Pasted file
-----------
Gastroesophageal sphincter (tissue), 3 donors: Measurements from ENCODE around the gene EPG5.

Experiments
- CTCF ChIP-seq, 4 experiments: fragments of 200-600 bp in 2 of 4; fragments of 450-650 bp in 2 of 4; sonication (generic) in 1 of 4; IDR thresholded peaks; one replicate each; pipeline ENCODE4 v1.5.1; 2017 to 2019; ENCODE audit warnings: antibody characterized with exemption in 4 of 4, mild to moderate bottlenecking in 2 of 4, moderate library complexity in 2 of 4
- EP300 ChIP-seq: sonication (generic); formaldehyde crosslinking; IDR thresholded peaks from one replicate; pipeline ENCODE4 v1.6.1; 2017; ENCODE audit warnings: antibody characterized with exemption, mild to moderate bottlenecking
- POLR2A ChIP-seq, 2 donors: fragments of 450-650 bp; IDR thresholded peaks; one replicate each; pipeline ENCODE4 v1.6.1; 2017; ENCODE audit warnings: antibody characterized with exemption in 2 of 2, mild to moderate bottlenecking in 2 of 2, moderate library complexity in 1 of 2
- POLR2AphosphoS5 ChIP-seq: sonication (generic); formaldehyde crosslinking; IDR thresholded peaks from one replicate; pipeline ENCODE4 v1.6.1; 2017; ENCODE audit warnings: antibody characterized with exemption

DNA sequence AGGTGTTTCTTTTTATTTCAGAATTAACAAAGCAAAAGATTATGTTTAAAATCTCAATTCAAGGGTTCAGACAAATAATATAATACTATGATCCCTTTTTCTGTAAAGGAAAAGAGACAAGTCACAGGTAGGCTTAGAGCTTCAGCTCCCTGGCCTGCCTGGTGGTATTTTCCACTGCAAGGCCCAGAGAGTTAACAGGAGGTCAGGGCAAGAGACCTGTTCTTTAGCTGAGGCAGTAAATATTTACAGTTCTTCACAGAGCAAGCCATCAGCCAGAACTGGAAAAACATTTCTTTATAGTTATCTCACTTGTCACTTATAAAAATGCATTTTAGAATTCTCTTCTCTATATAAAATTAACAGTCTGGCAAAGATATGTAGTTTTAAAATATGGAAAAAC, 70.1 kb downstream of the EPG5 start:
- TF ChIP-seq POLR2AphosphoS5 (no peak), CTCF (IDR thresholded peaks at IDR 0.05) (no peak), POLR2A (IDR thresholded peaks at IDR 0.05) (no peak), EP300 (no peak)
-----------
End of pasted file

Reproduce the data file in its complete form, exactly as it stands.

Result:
Gastroesophageal sphincter (tissue), 3 donors: Measurements from ENCODE around the gene EPG5.

Experiments
- CTCF ChIP-seq, 4 experiments: fragments of 200-600 bp in 2 of 4; fragments of 450-650 bp in 2 of 4; sonication (generic) in 1 of 4; IDR thresholded peaks; one replicate each; pipeline ENCODE4 v1.5.1; 2017 to 2019; ENCODE audit warnings: antibody characterized with exemption in 4 of 4, mild to moderate bottlenecking in 2 of 4, moderate library complexity in 2 of 4
- EP300 ChIP-seq: sonication (generic); formaldehyde crosslinking; IDR thresholded peaks from one replicate; pipeline ENCODE4 v1.6.1; 2017; ENCODE audit warnings: antibody characterized with exemption, mild to moderate bottlenecking
- POLR2A ChIP-seq, 2 donors: fragments of 450-650 bp; IDR thresholded peaks; one replicate each; pipeline ENCODE4 v1.6.1; 2017; ENCODE audit warnings: antibody characterized with exemption in 2 of 2, mild to moderate bottlenecking in 2 of 2, moderate library complexity in 1 of 2
- POLR2AphosphoS5 ChIP-seq: sonication (generic); formaldehyde crosslinking; IDR thresholded peaks from one replicate; pipeline ENCODE4 v1.6.1; 2017; ENCODE audit warnings: antibody characterized with exemption

DNA sequence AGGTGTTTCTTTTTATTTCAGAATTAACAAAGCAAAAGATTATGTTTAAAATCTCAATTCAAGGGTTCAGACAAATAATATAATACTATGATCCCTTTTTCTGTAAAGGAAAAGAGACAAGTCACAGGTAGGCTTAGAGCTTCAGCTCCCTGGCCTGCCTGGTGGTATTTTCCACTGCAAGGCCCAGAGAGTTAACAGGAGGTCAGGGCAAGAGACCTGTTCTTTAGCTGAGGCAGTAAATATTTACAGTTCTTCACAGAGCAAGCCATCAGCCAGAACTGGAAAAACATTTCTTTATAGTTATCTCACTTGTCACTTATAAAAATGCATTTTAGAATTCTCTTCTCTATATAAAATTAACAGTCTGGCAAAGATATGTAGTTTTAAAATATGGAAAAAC, 70.1 kb downstream of the EPG5 start:
- TF ChIP-seq POLR2AphosphoS5 (no peak), CTCF (IDR thresholded peaks at IDR 0.05) (no peak), POLR2A (IDR thresholded peaks at IDR 0.05) (no peak), EP300 (no peak)